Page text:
Another SF Chronicle article about crime and police staffing in Oakland includes but does not discuss a chart of violent crimes/population and violent crimes/officer for 10 California cities.
Crimes/officer screams out to me as the statistic for which Oakland is most anomalous. This could support the assertion that I incessantly hear and read from neighbors and commenters that Oakland needs more police — each officer has a large number of crimes to deal with — often in the form of “Oakland has half the police, in ratio to population, that most major cities have.” (This seems to be true relative to some U.S. cities, but is an exaggeration relative to other California cities; I have no idea why California cities seem to all have lower police/population levels than elsewhere in the U.S.) But it could also support an assertion that Oakland’s police department is spectacularly inefficient.
Crimes/officer is a facile measure of police department efficiency in the sense that it could be improved by hiring more officers and having them do nothing. Much better would be a measure of crime reduction per officer, a much more difficult and speculative number. But given the large range of crime rate outcomes given a relatively narrow range of staffing/population among California cities, I suggest policing efficiency must be a major determinant of those outcomes.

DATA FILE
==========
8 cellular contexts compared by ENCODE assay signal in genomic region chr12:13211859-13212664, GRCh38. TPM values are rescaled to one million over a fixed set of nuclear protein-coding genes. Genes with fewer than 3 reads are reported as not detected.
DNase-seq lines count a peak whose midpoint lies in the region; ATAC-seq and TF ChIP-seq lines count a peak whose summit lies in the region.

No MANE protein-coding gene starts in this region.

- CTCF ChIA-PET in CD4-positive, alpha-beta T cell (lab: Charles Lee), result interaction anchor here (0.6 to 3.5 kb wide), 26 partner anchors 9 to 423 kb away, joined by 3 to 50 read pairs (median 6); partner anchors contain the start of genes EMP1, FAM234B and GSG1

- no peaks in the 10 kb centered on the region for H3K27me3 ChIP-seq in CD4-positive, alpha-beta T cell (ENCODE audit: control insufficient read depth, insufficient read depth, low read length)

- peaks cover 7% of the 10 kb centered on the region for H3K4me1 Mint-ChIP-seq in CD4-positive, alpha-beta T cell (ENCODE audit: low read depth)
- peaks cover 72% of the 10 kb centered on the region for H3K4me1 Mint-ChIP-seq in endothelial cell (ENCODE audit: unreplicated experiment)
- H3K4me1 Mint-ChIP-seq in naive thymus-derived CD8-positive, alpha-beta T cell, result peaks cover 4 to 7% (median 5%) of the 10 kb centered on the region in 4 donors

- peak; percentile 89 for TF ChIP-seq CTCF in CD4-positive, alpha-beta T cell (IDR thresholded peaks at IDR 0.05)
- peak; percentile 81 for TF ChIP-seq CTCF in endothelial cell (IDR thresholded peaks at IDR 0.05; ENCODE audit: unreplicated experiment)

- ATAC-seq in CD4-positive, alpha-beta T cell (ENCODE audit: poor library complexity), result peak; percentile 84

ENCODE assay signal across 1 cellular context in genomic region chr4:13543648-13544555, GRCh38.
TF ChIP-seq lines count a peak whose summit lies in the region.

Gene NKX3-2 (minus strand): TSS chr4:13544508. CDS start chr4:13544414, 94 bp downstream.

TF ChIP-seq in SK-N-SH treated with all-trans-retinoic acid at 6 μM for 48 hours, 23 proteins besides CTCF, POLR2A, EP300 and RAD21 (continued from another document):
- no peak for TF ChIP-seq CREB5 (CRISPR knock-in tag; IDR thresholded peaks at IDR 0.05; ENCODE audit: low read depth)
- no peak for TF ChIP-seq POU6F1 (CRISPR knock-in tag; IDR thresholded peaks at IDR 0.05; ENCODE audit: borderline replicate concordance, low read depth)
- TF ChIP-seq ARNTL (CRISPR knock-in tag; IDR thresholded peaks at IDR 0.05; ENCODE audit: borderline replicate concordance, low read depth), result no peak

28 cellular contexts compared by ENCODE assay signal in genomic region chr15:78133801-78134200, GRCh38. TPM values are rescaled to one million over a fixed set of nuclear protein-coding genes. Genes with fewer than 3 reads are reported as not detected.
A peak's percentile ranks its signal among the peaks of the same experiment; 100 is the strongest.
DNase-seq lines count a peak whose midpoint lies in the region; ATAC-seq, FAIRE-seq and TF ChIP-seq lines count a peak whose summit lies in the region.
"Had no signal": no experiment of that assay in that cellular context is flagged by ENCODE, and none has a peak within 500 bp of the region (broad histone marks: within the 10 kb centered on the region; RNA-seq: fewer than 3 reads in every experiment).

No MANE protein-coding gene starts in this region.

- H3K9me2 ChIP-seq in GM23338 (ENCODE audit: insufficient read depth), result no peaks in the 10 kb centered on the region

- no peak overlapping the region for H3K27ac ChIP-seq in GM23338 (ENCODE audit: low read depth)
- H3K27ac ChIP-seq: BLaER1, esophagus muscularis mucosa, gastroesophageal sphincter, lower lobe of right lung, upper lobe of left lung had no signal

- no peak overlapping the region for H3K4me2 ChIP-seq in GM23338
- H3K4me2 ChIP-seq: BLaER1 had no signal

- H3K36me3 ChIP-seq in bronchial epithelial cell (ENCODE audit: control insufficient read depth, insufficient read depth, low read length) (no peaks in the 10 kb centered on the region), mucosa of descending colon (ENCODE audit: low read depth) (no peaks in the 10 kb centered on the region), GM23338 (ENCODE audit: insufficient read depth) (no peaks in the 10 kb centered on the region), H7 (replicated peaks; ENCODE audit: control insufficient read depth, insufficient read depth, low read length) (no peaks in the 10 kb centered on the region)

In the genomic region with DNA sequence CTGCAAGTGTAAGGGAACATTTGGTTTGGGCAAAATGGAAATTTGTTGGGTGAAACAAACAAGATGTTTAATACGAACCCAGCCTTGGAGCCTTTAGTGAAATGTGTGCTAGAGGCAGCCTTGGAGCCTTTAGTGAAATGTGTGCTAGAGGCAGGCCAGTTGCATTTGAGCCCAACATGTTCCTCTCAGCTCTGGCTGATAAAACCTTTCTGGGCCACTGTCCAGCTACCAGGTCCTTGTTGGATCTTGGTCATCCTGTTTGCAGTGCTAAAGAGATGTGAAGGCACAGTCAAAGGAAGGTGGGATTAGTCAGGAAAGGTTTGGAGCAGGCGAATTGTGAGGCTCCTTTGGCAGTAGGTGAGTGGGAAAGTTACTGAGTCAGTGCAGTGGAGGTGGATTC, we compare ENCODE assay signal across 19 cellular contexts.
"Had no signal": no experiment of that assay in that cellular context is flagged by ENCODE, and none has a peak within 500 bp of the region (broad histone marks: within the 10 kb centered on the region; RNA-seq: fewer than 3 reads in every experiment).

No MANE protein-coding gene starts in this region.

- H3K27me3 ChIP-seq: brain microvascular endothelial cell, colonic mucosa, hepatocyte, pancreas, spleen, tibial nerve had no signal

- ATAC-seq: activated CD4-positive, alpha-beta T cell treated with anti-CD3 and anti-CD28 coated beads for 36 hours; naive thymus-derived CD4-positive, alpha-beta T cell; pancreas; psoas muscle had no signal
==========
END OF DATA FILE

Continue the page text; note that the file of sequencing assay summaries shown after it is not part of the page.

I calculated the number of officers per 1000 population for the cities included in the Chronicle chart, and included per capita income to throw out another frequent assertion, that Oakland has lots of crime because it is poor. Below is a screen capture from my spreadsheet.
A part of me is deeply annoyed each time I hear someone complaining about lack of police staffing or supporting for-appearances measures (gang injunctions probably an example of such) or claiming that such must be expressed because something must be done because there’s a crisis. Crime has been at a high level in Oakland relative to other U.S. cities for a long time. Furthermore, many Oakland residents see the police as the enemy, and not without reason.
It seems to me that even if one has a singular goal of increasing staffing levels, it makes sense to first demand and scrutinize department effectiveness. Adding officers to an ineffective department seems like a for-appearances measure, and not a good strategy for building long-term support for increased staffing and increased resident cooperation with police (and vice versa). Admittedly this kind of fix-what-you-advocate-to-increase-its-long-term-success is a satisfying position for me, but perhaps not for many others.
Happily, it seems there is at least one organization, Make Oakland Better Now that is advocating for both more and more effective police (I’d only reverse the order). MOBN’s reporting on the OPD’s nearly decade-long non-compliance with a police misconduct settlement and how the LAPD improved drastically under a similar settlement seems like required reading for anyone who wants better policing in Oakland. This includes those expressing a desire for increased public safety, and those who hate the police — I’m extremely dubious that goading constitutes either side’s best strategy.